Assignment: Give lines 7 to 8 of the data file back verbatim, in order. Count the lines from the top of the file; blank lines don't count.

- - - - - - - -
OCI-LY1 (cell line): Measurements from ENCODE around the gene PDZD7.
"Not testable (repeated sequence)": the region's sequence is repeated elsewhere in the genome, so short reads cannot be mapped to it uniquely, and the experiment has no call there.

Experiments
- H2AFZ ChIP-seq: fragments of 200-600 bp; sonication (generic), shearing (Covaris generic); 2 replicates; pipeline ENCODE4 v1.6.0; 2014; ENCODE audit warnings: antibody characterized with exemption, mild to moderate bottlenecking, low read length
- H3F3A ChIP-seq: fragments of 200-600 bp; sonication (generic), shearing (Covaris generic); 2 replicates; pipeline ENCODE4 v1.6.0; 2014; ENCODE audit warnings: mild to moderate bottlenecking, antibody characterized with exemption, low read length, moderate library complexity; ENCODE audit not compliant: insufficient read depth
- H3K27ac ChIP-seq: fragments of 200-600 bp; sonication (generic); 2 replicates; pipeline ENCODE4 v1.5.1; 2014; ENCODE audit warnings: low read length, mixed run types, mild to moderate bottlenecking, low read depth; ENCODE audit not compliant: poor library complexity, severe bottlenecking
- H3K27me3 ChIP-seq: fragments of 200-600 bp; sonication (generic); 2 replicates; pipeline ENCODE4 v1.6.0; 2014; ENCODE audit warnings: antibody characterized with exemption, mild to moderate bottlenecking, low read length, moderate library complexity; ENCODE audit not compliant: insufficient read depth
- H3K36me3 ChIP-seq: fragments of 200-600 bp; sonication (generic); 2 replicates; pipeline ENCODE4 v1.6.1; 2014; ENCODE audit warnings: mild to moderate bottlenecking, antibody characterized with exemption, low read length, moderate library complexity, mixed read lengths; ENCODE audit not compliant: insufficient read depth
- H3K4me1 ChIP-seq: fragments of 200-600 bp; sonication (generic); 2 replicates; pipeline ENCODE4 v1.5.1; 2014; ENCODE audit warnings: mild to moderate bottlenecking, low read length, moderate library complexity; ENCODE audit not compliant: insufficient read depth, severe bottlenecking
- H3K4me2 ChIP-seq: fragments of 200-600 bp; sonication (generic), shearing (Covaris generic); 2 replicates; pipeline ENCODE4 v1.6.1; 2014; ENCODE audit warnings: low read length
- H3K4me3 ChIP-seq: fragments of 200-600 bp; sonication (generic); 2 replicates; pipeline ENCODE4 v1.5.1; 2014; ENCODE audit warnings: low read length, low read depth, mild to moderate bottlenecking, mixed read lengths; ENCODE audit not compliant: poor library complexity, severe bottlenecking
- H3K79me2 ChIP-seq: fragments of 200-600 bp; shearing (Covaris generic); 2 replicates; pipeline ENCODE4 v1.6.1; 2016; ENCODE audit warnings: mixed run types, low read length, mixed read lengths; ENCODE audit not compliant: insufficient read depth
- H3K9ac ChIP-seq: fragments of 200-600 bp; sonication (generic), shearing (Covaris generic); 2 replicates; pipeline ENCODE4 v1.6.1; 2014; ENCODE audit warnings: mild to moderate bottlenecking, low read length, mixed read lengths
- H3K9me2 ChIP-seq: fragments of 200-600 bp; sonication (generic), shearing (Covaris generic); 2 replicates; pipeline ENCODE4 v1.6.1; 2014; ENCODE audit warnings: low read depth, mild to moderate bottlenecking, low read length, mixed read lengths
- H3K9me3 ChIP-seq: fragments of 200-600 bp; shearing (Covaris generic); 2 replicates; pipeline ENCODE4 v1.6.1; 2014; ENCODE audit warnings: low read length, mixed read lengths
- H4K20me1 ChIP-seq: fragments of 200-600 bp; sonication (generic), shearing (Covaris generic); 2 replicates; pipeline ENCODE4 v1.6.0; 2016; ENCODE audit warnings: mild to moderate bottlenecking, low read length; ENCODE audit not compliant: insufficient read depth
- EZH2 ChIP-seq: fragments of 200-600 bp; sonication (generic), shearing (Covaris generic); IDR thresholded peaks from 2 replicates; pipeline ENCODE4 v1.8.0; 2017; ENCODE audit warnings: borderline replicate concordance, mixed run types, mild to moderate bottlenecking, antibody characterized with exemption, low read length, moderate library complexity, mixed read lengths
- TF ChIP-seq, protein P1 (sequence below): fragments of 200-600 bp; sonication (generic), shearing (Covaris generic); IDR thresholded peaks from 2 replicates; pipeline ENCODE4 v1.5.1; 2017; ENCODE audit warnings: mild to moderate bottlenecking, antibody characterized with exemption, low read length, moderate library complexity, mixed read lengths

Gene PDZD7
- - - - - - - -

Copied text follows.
- H3K27me3 ChIP-seq: fragments of 200-600 bp; sonication (generic); 2 replicates; pipeline ENCODE4 v1.6.0; 2014; ENCODE audit warnings: antibody characterized with exemption, mild to moderate bottlenecking, low read length, moderate library complexity; ENCODE audit not compliant: insufficient read depth
- H3K36me3 ChIP-seq: fragments of 200-600 bp; sonication (generic); 2 replicates; pipeline ENCODE4 v1.6.1; 2014; ENCODE audit warnings: mild to moderate bottlenecking, antibody characterized with exemption, low read length, moderate library complexity, mixed read lengths; ENCODE audit not compliant: insufficient read depth